Over breakfast in Tijuana in 2010, the two sides of me came face to face. I was there, a Mexican-American poet visiting from Brooklyn, with the novelist Cristina Rivera Garza, who teaches at the University of California, San Diego. It was my first trip to the area, so we were sightseeing across the border. Cristina, a double agent of sorts, keeps two cell phones, two wallets, and homes in both cities. We were overnighting at her house on the Tijuana coast.
In the morning, I took a walk on the beach. Cristina had told me to head north, toward the border. She would meet me at the fence and then take me to her favorite breakfast hangout, El Yogurt Place, whose semicircular dining room offers panoramic views of the international divide.
When I got to the border, Cristina was waiting for me next to a puzzle of iron rails, some bent or broken, some altogether missing. Affixed to the fence, which stretched about twenty feet into the surf, were two signs: "danger objects under water" and its outrageously imprecise translation, "pilegro fierros bato del auga," which, in English, would be something like "nadger metals bewo watre." People find this fence so unimposing that they even climb over for kicks, Christina said.
We headed toward breakfast. On our way, we passed Friendship Park where, until recently, family and friends were allowed to touch each other, and even share food, through a wire fence. In 2009, the completion of a 21-foot-tall barrier here had compromised that park's purpose.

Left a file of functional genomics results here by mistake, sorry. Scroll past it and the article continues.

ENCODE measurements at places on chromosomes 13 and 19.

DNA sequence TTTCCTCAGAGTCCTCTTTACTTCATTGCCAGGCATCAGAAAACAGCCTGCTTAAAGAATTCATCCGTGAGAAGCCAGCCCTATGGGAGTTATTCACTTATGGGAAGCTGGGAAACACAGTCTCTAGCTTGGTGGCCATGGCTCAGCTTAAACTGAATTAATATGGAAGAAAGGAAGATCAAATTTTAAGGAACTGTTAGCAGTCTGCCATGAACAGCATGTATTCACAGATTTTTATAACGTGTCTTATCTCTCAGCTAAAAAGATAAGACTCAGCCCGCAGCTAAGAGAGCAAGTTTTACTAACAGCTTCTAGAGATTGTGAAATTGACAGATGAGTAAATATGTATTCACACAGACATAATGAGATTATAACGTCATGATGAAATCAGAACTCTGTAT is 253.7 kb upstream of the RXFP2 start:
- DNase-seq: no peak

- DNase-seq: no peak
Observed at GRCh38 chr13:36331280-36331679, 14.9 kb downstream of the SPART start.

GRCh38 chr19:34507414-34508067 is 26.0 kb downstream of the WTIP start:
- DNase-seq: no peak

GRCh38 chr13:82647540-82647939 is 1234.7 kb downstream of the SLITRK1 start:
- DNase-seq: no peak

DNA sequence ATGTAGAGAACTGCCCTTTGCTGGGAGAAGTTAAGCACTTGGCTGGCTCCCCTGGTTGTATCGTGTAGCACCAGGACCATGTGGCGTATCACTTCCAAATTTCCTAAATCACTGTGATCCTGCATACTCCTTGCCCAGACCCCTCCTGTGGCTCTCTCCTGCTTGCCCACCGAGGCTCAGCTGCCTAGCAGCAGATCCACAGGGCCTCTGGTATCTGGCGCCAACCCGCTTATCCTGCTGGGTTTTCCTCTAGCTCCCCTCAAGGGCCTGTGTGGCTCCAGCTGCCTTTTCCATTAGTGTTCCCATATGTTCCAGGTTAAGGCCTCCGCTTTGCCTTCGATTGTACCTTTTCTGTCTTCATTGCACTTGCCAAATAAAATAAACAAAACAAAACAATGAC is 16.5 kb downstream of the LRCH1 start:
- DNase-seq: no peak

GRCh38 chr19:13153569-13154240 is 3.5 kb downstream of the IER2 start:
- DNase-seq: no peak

At El Yogurt Place, we sat in a banquette and looked out onto the palimpsest of property lines. The leafy American side appeared uninhabited for miles, while the edge of urban Tijuana was jammed up against the U.S. I had flown here from New York City, my home for almost two decades.
Born to a Mexican father and an American mother, I grew up in Mexico City, but we summered in Maine. I travel back and forth to Mexico a few times a year, but I struggle with the transitions. In my psyche, both worlds remain achingly remote. Now, I was witnessing their ambivalent convergence.
I dug into my plate of chilaquiles, yesterday's tortillas—stale and torn but fried and reborn with a tangy, gently spicy tomatillo salsa and a dollop of crema. A humble but filling meal, chilaquiles is born of an imperative to not waste food. Like refried beans, those gratifying leftovers that are spread on day-old bread and smothered in cheese and salsa for molletes, another of my breakfast favorites, chilaquiles is redeemed by its ingenuity and deliciousness. As I savored each bite, I was struck by a feeling of connection. My eyes were trained on the greener grass on the other side of the fence, but my taste buds held me here, in Mexico. —Monica de la Torre, a poet based in New York City, whose latest book of poems is Four (Switchback Books, 2012)